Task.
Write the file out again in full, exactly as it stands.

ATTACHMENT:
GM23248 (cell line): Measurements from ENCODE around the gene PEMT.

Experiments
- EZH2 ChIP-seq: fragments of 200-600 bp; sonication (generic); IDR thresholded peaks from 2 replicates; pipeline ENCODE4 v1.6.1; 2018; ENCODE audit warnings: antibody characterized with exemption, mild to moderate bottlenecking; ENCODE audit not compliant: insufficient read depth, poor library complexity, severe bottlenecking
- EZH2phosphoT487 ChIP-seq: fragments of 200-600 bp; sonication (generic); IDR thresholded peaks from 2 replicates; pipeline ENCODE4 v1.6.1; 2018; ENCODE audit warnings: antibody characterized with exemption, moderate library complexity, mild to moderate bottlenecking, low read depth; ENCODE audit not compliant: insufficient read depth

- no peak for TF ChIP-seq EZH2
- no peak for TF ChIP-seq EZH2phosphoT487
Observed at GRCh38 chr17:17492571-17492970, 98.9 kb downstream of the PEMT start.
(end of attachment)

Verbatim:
GM23248 (cell line): Measurements from ENCODE around the gene PEMT.

Experiments
- EZH2 ChIP-seq: fragments of 200-600 bp; sonication (generic); IDR thresholded peaks from 2 replicates; pipeline ENCODE4 v1.6.1; 2018; ENCODE audit warnings: antibody characterized with exemption, mild to moderate bottlenecking; ENCODE audit not compliant: insufficient read depth, poor library complexity, severe bottlenecking
- EZH2phosphoT487 ChIP-seq: fragments of 200-600 bp; sonication (generic); IDR thresholded peaks from 2 replicates; pipeline ENCODE4 v1.6.1; 2018; ENCODE audit warnings: antibody characterized with exemption, moderate library complexity, mild to moderate bottlenecking, low read depth; ENCODE audit not compliant: insufficient read depth

- no peak for TF ChIP-seq EZH2
- no peak for TF ChIP-seq EZH2phosphoT487
Observed at GRCh38 chr17:17492571-17492970, 98.9 kb downstream of the PEMT start.